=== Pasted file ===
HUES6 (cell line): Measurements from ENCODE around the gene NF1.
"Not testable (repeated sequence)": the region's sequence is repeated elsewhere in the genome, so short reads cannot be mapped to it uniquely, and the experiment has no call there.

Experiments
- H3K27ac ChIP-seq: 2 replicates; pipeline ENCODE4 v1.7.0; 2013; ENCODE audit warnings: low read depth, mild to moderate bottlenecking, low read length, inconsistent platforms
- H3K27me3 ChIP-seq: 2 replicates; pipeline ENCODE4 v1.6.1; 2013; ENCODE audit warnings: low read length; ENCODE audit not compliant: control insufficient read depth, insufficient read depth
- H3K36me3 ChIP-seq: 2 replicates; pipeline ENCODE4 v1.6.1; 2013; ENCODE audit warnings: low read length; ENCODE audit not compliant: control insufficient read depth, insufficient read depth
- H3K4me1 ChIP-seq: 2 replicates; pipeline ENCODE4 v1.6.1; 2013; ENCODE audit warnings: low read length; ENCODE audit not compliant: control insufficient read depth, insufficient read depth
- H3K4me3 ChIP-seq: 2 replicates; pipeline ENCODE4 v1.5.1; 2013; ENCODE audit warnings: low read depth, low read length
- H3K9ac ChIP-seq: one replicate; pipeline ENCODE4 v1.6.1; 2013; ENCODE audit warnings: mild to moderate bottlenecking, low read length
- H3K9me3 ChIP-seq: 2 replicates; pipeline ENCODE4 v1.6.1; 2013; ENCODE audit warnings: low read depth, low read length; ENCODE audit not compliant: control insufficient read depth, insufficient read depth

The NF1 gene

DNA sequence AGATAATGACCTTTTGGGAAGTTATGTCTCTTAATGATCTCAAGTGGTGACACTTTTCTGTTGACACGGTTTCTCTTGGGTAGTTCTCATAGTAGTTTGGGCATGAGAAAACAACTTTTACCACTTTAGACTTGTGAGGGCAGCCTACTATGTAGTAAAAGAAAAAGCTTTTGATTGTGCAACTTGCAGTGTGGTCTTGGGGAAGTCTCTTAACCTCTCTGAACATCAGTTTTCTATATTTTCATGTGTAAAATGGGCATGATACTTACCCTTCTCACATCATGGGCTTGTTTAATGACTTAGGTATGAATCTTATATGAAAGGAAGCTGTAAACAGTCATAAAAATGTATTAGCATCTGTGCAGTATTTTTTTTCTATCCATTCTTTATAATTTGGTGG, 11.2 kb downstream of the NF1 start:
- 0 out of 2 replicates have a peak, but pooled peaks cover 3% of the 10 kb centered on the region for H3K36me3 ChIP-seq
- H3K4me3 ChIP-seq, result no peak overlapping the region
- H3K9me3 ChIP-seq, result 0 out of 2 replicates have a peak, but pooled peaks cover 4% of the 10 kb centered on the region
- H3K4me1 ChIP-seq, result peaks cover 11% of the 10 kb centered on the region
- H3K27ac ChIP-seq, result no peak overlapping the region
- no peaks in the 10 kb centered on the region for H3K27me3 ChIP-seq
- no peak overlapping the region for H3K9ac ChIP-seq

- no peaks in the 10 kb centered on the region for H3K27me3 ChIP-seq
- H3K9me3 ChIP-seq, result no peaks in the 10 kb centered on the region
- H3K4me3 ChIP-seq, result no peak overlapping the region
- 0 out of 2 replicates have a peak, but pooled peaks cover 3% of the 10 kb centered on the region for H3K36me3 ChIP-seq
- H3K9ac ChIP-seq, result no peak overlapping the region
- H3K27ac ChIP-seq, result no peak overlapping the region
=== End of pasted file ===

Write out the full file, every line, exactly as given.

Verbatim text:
HUES6 (cell line): Measurements from ENCODE around the gene NF1.
"Not testable (repeated sequence)": the region's sequence is repeated elsewhere in the genome, so short reads cannot be mapped to it uniquely, and the experiment has no call there.

Experiments
- H3K27ac ChIP-seq: 2 replicates; pipeline ENCODE4 v1.7.0; 2013; ENCODE audit warnings: low read depth, mild to moderate bottlenecking, low read length, inconsistent platforms
- H3K27me3 ChIP-seq: 2 replicates; pipeline ENCODE4 v1.6.1; 2013; ENCODE audit warnings: low read length; ENCODE audit not compliant: control insufficient read depth, insufficient read depth
- H3K36me3 ChIP-seq: 2 replicates; pipeline ENCODE4 v1.6.1; 2013; ENCODE audit warnings: low read length; ENCODE audit not compliant: control insufficient read depth, insufficient read depth
- H3K4me1 ChIP-seq: 2 replicates; pipeline ENCODE4 v1.6.1; 2013; ENCODE audit warnings: low read length; ENCODE audit not compliant: control insufficient read depth, insufficient read depth
- H3K4me3 ChIP-seq: 2 replicates; pipeline ENCODE4 v1.5.1; 2013; ENCODE audit warnings: low read depth, low read length
- H3K9ac ChIP-seq: one replicate; pipeline ENCODE4 v1.6.1; 2013; ENCODE audit warnings: mild to moderate bottlenecking, low read length
- H3K9me3 ChIP-seq: 2 replicates; pipeline ENCODE4 v1.6.1; 2013; ENCODE audit warnings: low read depth, low read length; ENCODE audit not compliant: control insufficient read depth, insufficient read depth

The NF1 gene

DNA sequence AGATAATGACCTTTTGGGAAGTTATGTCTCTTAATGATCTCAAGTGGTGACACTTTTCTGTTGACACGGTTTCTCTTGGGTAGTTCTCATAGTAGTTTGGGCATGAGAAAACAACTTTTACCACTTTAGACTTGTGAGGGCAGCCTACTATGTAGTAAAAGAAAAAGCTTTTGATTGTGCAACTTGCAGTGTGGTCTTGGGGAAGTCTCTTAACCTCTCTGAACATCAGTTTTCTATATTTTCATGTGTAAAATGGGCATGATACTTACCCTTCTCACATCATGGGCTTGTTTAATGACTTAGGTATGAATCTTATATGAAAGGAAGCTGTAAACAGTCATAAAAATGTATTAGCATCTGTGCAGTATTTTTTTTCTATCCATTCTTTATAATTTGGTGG, 11.2 kb downstream of the NF1 start:
- 0 out of 2 replicates have a peak, but pooled peaks cover 3% of the 10 kb centered on the region for H3K36me3 ChIP-seq
- H3K4me3 ChIP-seq, result no peak overlapping the region
- H3K9me3 ChIP-seq, result 0 out of 2 replicates have a peak, but pooled peaks cover 4% of the 10 kb centered on the region
- H3K4me1 ChIP-seq, result peaks cover 11% of the 10 kb centered on the region
- H3K27ac ChIP-seq, result no peak overlapping the region
- no peaks in the 10 kb centered on the region for H3K27me3 ChIP-seq
- no peak overlapping the region for H3K9ac ChIP-seq

- no peaks in the 10 kb centered on the region for H3K27me3 ChIP-seq
- H3K9me3 ChIP-seq, result no peaks in the 10 kb centered on the region
- H3K4me3 ChIP-seq, result no peak overlapping the region
- 0 out of 2 replicates have a peak, but pooled peaks cover 3% of the 10 kb centered on the region for H3K36me3 ChIP-seq
- H3K9ac ChIP-seq, result no peak overlapping the region
- H3K27ac ChIP-seq, result no peak overlapping the region